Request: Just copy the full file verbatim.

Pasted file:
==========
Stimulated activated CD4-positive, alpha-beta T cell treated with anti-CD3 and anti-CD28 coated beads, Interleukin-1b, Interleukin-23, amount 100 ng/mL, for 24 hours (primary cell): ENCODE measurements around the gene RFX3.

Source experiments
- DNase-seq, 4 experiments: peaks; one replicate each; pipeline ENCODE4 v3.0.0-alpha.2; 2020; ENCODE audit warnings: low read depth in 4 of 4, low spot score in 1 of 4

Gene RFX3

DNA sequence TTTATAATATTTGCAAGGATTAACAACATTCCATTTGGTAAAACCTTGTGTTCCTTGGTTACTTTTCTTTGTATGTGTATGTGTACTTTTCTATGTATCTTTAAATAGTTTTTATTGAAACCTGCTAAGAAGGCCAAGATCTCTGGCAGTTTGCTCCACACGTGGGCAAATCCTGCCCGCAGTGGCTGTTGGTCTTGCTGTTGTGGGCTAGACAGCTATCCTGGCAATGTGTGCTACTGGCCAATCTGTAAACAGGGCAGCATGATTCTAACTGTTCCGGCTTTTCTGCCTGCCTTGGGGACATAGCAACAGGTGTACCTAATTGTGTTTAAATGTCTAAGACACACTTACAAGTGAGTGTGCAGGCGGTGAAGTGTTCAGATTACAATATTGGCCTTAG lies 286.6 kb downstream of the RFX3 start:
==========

Stimulated activated CD4-positive, alpha-beta T cell treated with anti-CD3 and anti-CD28 coated beads, Interleukin-1b, Interleukin-23, amount 100 ng/mL, for 24 hours (primary cell): ENCODE measurements around the gene RFX3.

Source experiments
- DNase-seq, 4 experiments: peaks; one replicate each; pipeline ENCODE4 v3.0.0-alpha.2; 2020; ENCODE audit warnings: low read depth in 4 of 4, low spot score in 1 of 4

Gene RFX3

DNA sequence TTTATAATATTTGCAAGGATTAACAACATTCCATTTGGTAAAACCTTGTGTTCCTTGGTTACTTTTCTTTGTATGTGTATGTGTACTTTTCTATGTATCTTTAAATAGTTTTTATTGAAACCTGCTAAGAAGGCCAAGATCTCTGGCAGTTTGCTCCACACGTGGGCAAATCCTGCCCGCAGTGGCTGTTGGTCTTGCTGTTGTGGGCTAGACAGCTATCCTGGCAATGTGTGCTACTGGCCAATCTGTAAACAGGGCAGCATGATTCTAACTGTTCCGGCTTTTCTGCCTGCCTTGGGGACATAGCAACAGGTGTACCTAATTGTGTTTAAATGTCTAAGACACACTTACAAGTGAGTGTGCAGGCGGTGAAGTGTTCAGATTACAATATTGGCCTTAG lies 286.6 kb downstream of the RFX3 start: